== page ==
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Cerklje Ob Krki Air Base
Cerklje ob Krki
Cerklje ob Krki
Airport (Slovene: Letališče Cerklje ob Krki) is the only military airport in Slovenia, and a civilian airport.[1] The Cerklje ob Krki
Cerklje ob Krki
Air Base operates at it. The airport is in the midst of an enlargement and restructuring.[2]Contents1 History1.1 The beginnings 1.2 World War II 1.3 Communist era 1.4 Ten-Day War 1.5 Modern history2 ReferencesHistory[edit] The beginnings[edit] The earliest existence of the airport in Cerklje ob Krki
Cerklje ob Krki
was in the 1930s, where a grass runway created an auxiliary airfield. The military authorities of the Kingdom of Yugoslavia
Kingdom of Yugoslavia
decided to build an airport in the location due to technical data based on favorable weather and geographical conditions
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International Air Transport Association Airport Code
An IATA airport code, also known as an IATA location identifier, IATA station code or simply a location identifier,[1] is a three-letter code designating many airports around the world, defined by the International Air Transport Association
International Air Transport Association
(IATA). The characters prominently displayed on baggage tags attached at airport check-in desks are an example of a way these codes are used. The assignment of these codes is governed by IATA Resolution 763, and it is administered by IATA headquarters in Montreal. The codes are published semiannually in the IATA Airline Coding Directory.[2] IATA also provides codes for railway stations and for airport handling entities. A list of airports sorted by IATA code is available. A list of railway station codes, shared in agreements between airlines and rail lines such as Amtrak, SNCF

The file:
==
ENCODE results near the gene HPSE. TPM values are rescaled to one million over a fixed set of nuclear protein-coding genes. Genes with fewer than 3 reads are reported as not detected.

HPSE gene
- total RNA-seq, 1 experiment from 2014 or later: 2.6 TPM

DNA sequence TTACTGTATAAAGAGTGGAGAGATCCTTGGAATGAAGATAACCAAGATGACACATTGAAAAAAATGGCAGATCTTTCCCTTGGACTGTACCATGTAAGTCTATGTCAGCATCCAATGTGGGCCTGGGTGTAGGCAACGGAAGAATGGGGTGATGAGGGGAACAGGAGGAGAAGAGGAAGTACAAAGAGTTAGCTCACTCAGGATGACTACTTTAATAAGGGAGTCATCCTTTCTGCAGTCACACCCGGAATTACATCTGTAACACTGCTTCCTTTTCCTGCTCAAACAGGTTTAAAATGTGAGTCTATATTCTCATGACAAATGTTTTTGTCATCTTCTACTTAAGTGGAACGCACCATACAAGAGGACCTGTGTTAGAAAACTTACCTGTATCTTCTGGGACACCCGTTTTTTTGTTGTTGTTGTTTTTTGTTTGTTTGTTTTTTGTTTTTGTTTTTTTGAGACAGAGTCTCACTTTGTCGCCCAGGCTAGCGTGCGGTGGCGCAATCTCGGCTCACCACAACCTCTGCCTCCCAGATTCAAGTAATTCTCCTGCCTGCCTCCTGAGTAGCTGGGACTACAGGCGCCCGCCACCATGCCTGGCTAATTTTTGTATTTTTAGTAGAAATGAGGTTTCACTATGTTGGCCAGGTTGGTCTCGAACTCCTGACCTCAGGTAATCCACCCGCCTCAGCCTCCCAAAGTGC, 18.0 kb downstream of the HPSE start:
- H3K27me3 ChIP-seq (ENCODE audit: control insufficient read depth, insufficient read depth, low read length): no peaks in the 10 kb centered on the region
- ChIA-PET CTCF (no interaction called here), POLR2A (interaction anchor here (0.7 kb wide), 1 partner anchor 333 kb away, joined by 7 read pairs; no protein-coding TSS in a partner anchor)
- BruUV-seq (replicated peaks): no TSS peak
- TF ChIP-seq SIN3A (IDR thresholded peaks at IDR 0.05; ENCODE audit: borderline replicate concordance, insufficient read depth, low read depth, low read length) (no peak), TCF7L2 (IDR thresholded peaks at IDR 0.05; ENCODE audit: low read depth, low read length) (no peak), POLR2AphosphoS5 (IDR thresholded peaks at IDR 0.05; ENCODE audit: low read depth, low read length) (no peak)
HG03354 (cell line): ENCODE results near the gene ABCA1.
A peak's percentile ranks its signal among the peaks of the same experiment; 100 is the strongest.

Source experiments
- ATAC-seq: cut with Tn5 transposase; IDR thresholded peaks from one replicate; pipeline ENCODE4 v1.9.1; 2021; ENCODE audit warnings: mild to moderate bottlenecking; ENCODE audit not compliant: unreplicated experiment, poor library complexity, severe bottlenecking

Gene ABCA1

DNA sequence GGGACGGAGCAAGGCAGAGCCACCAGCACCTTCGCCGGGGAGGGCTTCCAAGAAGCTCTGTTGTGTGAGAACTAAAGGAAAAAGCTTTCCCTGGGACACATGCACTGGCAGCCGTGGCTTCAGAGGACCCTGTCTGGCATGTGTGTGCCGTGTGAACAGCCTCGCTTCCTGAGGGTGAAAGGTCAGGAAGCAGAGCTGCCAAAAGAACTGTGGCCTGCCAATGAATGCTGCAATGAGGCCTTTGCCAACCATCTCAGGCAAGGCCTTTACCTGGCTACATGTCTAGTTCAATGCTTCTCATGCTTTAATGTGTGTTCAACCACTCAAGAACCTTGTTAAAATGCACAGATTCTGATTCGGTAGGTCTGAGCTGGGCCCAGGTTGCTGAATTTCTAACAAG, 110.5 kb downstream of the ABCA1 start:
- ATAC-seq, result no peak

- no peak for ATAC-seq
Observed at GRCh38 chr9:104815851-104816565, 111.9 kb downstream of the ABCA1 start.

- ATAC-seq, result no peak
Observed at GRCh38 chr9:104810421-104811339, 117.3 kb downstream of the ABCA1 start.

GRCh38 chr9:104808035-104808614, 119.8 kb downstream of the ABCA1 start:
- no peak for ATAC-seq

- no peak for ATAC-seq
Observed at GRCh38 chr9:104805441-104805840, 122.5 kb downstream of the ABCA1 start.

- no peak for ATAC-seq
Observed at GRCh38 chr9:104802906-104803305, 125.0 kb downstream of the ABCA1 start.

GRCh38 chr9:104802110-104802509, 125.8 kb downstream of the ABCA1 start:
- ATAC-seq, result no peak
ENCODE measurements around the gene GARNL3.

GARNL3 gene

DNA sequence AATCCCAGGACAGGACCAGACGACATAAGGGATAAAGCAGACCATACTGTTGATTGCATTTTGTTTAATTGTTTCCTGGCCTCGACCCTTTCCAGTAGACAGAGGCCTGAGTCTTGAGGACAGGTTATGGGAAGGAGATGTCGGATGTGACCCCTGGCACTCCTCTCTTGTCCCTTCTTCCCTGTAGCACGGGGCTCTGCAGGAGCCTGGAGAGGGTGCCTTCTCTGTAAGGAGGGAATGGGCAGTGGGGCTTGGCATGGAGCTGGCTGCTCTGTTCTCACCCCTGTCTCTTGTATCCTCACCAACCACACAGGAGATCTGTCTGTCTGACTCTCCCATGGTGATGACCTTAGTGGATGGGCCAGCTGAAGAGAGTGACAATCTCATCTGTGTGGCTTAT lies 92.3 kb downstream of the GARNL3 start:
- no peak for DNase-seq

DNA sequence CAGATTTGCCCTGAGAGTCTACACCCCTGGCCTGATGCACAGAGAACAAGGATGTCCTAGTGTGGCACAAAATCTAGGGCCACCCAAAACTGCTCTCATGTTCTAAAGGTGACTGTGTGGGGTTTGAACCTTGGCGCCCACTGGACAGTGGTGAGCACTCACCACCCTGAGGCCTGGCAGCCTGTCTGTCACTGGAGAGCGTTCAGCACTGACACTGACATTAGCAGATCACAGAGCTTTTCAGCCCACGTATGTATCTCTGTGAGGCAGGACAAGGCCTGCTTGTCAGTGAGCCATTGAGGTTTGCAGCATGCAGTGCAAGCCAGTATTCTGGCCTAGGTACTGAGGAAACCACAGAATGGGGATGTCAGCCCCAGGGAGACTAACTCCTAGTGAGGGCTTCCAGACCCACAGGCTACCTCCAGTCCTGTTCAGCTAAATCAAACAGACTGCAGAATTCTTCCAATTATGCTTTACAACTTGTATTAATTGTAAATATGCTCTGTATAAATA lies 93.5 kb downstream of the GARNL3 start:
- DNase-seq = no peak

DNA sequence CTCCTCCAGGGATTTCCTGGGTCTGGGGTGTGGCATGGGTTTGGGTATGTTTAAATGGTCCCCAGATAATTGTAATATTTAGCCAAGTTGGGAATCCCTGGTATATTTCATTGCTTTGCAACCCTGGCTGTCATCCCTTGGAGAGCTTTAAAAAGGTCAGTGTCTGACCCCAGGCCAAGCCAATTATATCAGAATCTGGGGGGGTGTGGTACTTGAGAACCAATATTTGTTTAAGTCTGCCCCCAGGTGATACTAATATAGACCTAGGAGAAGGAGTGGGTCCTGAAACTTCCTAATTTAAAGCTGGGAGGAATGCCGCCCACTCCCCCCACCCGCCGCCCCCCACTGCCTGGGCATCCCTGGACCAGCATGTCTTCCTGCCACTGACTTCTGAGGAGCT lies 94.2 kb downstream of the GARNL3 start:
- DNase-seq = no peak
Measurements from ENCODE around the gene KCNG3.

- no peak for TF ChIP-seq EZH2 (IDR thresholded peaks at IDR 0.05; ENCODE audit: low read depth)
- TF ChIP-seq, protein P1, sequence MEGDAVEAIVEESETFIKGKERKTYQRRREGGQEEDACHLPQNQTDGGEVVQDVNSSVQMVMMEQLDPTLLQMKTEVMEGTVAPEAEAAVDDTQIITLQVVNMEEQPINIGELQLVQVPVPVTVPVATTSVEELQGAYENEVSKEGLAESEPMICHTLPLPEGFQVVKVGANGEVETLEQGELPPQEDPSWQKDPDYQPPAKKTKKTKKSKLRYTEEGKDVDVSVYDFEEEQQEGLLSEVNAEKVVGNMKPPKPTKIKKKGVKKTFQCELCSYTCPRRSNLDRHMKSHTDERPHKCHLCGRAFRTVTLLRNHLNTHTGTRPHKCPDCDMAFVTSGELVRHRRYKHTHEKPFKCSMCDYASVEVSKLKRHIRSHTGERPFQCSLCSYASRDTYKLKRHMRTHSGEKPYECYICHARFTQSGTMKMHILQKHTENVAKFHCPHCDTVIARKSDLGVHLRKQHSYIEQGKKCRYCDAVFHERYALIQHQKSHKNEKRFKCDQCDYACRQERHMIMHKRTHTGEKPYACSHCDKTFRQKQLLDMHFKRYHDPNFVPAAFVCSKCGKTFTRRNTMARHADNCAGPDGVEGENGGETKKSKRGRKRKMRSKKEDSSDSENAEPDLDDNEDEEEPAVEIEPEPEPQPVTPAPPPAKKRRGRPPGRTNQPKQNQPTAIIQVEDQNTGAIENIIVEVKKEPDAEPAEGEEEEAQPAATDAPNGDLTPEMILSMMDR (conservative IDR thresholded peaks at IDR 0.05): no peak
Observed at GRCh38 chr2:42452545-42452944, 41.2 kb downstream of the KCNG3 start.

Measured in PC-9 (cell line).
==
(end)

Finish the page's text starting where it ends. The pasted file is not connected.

SNCF
French Rail, and Deutsche Bahn, is available
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Karl Erjavec
Karl Viktor Erjavec (born 21 June 1960) is a Slovenian lawyer and politician who served in the government of Slovenia
Slovenia
as Minister of Foreign Affairs since 2012. He has been the president of the Democratic Party of Pensioners of Slovenia since 2005. He was Minister of Defense from 2004 to 2008 and Minister of Environment and Spatial Planning from 2008 to 2010.Contents1 Early life and public servant 2 Political career 3 See also 4 References 5 External linksEarly life and public servant[edit] Erjavec was born in Aiseau, Belgium, into a family of Slovene immigrants. He moved to Slovenia
Slovenia
in 1972, then SFR Yugoslavia, when the family returned home. He graduated from the Faculty of Law at the University of Ljubljana
University of Ljubljana
in 1985 under the supervision of the renowned legal expert Rajko Pirnat
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Serbia
Coordinates: 44°N 21°E / 44°N 21°E / 44; 21Republic of Serbia Република Србија (Serbian) Republika Srbija  (Serbian)FlagCoat of armsAnthem:  "Боже правде / Bože pravde" "God of Justice"Location of Serbia
Serbia
(green) and the disputed territory of Kosovo
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Messerschmitt Bf 109
The Messerschmitt Bf 109 is a German World War II
World War II
fighter aircraft that was the backbone of the Luftwaffe's fighter force.[2] The Bf 109 first saw operational service in 1937 during the Spanish Civil War
Spanish Civil War
and was still in service at the dawn of the jet age at the end of World War II in 1945.[2] It was one of the most advanced fighters of the era, including such features as all-metal monocoque construction, a closed canopy, and retractable landing gear
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Ilyushin Il-2
The Ilyushin
Ilyushin
Il-2 (Cyrillic: Илью́шин Ил-2) Sturmovik[3] (Cyrillic: Штурмови́к, Šturmovík) was a ground-attack aircraft produced by the Soviet Union